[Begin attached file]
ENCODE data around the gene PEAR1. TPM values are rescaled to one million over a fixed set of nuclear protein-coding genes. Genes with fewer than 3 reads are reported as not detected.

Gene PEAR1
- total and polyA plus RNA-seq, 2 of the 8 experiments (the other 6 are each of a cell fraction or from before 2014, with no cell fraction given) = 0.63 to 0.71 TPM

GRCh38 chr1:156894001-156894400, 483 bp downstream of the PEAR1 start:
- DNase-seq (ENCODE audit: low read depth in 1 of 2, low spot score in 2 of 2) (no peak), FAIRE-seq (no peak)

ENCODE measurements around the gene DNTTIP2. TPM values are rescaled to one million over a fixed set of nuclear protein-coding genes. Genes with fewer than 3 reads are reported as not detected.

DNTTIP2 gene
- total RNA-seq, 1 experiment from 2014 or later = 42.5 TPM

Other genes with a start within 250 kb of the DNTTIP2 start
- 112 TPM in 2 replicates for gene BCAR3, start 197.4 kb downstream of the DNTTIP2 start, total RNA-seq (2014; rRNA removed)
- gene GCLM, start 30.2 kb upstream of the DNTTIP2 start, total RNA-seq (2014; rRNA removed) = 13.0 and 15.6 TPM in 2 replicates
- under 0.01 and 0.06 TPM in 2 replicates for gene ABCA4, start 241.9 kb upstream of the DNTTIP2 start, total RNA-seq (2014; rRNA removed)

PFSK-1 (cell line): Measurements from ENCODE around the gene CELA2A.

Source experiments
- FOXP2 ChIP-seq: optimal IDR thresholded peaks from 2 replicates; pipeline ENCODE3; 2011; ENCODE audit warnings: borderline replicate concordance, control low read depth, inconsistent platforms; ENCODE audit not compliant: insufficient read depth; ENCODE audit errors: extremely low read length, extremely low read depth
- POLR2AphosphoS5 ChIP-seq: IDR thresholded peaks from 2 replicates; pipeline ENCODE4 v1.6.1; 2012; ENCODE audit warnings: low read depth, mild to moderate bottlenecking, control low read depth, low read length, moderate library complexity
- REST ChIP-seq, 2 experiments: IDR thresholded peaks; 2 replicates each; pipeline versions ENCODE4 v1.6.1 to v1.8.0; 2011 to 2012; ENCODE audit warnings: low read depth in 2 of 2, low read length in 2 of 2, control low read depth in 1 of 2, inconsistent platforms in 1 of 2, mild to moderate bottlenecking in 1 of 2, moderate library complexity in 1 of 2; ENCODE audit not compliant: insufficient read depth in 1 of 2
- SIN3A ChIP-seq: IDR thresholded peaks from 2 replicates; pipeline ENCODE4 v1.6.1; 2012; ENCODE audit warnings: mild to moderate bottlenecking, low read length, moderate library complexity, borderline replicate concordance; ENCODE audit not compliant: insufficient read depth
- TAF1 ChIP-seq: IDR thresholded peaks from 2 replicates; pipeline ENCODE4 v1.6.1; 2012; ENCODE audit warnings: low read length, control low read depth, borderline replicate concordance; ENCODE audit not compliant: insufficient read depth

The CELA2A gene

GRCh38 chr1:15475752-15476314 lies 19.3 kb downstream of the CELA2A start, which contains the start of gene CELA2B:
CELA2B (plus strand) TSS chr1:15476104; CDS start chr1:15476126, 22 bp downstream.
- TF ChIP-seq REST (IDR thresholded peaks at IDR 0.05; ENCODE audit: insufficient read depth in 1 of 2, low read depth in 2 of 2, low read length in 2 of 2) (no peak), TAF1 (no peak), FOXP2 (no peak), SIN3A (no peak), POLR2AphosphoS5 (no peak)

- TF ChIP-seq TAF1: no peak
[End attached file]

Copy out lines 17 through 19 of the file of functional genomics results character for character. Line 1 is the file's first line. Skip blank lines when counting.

- REST ChIP-seq, 2 experiments: IDR thresholded peaks; 2 replicates each; pipeline versions ENCODE4 v1.6.1 to v1.8.0; 2011 to 2012; ENCODE audit warnings: low read depth in 2 of 2, low read length in 2 of 2, control low read depth in 1 of 2, inconsistent platforms in 1 of 2, mild to moderate bottlenecking in 1 of 2, moderate library complexity in 1 of 2; ENCODE audit not compliant: insufficient read depth in 1 of 2
- SIN3A ChIP-seq: IDR thresholded peaks from 2 replicates; pipeline ENCODE4 v1.6.1; 2012; ENCODE audit warnings: mild to moderate bottlenecking, low read length, moderate library complexity, borderline replicate concordance; ENCODE audit not compliant: insufficient read depth
- TAF1 ChIP-seq: IDR thresholded peaks from 2 replicates; pipeline ENCODE4 v1.6.1; 2012; ENCODE audit warnings: low read length, control low read depth, borderline replicate concordance; ENCODE audit not compliant: insufficient read depth